NYPD officers grabbed a protester off the street in broad daylight

Michelle Lhooq

A viral video of New York City police officers, unidentifiable in shorts and t-shirts, tackling a protester and then shoving her into an unmarked white minivan went viral this week. The woman, 18-year-old Nikki Stone, was wanted because she had allegedly violated the law by destroying police surveillance cameras, the New York Police Department said. The video of police jumping out of a van, throwing Stone to the ground, and speeding off came after reports in recent days of unidentified federal agents snatching people off the streets in Portland, Oregon, and taking them away in unmarked vehicles.

Viewers can see in the video as three men tackle Stone and throw her into the van while NYPD bicycle officers form a barricade between the group of protesters attempting to aid her. Some protesters said that NYPD officers pepper-sprayed them in the face when they attempted to disrupt the arrest.

Almost immediately, the video drew scrutiny from civil rights organizations as well as from New York elected officials. The American Civil Liberties Union said on Twitter, "These dangerous, abusive, and indefensible actions must stop. Law enforcement must be held accountable." The Human Rights Campaign, the country's largest LGBTQ rights organization, tweeted, "This is deeply troubling. Plainclothes NYPD officers yanked a protester off the street." Stone is a transgender woman.

The New York Times reported that Stone was released from jail Wednesday morning with a desk appearance ticket, which means that she could face misdemeanor charges for obstructing the NYPD's cameras. In response to the arrest, New York Gov. Andrew Cuomo (D) said that he was "surprised that, especially at this time, the NYPD would take such an obnoxious action." New York City Mayor Bill de Blasio (D) appeared more sympathetic to the department's actions, saying, "I think it was the wrong time and the wrong place to affect that arrest," but "if you damage property there will be consequences."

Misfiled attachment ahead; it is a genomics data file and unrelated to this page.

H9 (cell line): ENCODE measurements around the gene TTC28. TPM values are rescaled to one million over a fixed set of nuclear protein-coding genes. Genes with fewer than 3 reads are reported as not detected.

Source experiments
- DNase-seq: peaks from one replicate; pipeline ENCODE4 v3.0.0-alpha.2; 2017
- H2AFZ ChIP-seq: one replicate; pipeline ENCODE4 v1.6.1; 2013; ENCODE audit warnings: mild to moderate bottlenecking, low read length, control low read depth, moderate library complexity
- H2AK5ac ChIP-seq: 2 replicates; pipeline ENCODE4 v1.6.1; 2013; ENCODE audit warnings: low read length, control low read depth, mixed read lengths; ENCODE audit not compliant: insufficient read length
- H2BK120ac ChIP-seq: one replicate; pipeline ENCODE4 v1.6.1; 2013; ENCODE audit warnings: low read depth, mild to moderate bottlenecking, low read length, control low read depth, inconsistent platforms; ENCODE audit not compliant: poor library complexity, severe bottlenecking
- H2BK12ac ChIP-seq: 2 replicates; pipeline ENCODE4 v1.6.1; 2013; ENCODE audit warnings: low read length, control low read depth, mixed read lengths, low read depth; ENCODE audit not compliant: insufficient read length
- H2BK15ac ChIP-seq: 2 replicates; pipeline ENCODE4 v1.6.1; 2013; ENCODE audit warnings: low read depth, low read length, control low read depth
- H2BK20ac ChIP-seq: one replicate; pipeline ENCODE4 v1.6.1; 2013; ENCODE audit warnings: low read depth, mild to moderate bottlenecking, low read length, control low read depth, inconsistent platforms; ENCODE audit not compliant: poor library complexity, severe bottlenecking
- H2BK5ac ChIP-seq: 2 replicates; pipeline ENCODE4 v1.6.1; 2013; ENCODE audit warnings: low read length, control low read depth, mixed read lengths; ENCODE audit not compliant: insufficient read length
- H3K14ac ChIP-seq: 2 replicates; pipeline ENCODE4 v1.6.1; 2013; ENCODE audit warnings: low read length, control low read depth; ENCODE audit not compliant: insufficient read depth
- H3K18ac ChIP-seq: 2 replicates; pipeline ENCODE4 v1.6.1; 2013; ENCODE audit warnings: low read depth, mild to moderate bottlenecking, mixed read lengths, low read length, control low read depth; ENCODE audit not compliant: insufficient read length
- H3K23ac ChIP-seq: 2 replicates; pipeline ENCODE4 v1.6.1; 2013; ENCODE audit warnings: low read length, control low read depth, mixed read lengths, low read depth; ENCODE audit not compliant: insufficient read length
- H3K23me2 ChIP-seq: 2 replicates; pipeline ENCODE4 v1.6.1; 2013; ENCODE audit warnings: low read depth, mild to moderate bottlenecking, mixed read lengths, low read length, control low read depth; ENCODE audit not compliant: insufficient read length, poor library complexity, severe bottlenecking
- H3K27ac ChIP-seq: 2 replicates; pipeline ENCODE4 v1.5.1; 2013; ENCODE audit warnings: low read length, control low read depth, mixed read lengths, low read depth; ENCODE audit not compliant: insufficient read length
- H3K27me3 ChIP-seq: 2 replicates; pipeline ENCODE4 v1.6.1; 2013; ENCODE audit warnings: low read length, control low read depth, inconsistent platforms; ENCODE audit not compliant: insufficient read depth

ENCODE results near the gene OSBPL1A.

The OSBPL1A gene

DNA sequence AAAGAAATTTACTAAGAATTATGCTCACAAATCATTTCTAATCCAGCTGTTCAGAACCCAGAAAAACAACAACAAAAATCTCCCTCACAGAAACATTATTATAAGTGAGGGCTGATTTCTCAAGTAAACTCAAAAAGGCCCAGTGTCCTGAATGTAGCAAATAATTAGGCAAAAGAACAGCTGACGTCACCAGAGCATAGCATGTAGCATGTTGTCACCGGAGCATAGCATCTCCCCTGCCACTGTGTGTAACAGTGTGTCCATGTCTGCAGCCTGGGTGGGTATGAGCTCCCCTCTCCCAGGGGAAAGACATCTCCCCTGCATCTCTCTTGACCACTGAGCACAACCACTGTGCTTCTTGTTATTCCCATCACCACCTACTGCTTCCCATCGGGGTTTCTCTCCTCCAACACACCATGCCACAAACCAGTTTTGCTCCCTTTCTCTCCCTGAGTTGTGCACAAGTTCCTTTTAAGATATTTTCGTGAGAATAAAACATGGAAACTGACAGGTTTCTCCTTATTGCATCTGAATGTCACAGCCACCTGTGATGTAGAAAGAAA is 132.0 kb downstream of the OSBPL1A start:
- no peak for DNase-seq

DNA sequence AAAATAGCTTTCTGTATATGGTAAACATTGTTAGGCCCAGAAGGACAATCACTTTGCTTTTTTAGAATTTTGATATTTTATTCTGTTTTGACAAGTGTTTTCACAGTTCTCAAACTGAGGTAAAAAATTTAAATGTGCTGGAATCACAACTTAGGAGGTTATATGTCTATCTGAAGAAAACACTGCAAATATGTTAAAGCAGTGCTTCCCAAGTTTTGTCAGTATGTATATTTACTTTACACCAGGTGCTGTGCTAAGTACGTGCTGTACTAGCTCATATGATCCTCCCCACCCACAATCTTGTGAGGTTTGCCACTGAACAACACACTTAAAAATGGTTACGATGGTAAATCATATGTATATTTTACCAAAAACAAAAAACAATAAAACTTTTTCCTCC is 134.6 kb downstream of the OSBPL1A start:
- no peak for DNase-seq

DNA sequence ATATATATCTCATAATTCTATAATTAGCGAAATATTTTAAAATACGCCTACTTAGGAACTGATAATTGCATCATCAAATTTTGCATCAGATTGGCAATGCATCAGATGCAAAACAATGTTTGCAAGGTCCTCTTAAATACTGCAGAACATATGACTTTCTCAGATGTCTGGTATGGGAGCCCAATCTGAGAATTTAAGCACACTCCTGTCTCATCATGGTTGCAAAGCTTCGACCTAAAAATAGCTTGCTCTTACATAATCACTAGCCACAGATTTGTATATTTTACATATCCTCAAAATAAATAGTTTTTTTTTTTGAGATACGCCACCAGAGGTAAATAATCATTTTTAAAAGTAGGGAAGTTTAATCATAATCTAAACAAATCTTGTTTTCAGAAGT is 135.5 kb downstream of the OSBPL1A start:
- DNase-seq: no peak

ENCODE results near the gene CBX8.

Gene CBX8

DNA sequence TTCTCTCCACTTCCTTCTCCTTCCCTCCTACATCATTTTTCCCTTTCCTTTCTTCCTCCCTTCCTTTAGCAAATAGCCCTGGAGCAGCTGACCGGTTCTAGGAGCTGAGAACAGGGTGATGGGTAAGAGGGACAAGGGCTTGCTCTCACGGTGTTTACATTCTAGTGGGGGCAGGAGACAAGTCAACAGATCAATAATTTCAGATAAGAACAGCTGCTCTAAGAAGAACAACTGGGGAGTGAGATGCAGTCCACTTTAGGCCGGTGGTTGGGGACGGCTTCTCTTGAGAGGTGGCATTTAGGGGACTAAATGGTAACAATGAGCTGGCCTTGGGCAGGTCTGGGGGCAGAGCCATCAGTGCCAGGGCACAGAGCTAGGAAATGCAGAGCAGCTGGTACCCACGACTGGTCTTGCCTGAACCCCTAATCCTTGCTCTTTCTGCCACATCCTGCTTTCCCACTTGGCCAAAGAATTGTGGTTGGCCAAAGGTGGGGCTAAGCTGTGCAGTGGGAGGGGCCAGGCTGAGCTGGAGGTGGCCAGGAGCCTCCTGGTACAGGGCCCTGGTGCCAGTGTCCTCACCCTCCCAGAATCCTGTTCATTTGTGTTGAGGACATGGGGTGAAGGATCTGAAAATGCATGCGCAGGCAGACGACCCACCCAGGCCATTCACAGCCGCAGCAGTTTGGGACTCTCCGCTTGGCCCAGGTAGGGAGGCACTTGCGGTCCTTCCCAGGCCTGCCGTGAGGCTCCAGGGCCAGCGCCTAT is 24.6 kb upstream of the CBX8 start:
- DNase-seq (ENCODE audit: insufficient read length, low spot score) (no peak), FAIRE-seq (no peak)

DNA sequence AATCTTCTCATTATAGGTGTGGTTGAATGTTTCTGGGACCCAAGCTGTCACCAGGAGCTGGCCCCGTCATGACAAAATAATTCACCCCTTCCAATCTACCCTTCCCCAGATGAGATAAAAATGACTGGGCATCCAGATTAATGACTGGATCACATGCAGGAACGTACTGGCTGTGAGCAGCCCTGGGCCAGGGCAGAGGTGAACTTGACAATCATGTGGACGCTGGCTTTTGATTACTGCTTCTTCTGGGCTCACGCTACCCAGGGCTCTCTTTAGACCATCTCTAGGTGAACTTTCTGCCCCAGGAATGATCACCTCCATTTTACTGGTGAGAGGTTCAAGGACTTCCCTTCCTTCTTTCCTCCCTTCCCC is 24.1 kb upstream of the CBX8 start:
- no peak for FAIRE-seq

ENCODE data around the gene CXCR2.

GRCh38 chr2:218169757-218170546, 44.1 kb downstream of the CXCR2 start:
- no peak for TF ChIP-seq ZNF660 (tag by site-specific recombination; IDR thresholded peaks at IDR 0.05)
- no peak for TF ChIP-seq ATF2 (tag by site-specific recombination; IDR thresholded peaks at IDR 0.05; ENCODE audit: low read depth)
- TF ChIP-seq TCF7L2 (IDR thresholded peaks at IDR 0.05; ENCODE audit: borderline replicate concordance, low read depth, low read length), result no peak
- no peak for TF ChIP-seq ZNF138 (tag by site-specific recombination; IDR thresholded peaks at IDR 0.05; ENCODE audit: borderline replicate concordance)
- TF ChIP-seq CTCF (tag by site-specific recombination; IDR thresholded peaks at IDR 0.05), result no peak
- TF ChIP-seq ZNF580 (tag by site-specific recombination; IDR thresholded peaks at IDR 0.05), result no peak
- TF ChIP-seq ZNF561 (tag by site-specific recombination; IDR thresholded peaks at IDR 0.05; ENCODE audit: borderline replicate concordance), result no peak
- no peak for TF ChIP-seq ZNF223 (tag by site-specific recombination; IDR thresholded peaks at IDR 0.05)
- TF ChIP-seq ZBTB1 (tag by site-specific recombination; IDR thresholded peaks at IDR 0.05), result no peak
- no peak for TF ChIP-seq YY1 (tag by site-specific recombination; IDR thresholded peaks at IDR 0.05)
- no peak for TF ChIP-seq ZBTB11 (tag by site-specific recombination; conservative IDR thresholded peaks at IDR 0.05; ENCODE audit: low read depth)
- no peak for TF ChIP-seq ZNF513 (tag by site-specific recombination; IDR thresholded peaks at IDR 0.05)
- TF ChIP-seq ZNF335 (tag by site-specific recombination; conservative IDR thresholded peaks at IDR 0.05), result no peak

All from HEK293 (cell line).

While it's unclear who the individuals are that confront Stone or whether they're law enforcement agents at all, the NYPD explained on Twitter that the arresting officers were from the department's "Warrant Squad." The Warrant Squad's main objective is to track down people who have a warrant out for their arrest, and by the department's own definition the team "uses unmarked vehicles to effectively locate wanted suspects."

In practice, that apparently means that Warrant Squad officers can sneak up on people they want to detain and tackle them in the middle of an intersection in broad daylight. New York City councilmember Carlina Rivera further questioned the Squad's existence at all, tweeting, "In June we were told that plainclothes operations were no longer being used by the NYPD? We need answers on the larger issues at play here."

The Instagram account @JusticeforGeorgeNYC, which has been chronicling the protests and events of this year's civil rights movement since it began this spring, broke down the consequences of enabling police to track down people and engage in behavior that looks like kidnapping. The account explained that the tactic of arrest is similar to the no-knock warrant that Kentucky police used as justification to enter Breonna Taylor's home and kill her, saying that the NYPD's actions reflect "a force that believes itself impervious, that thinks it can act with impunity, because it has, over and over again."

The Warrant Squad, per @JusticeforGeorgeNYC, is especially active in Black and brown neighborhoods. The team has also arrested homeless people in shelters in the middle of the night to make arrests efficient, VICE reported in 2015.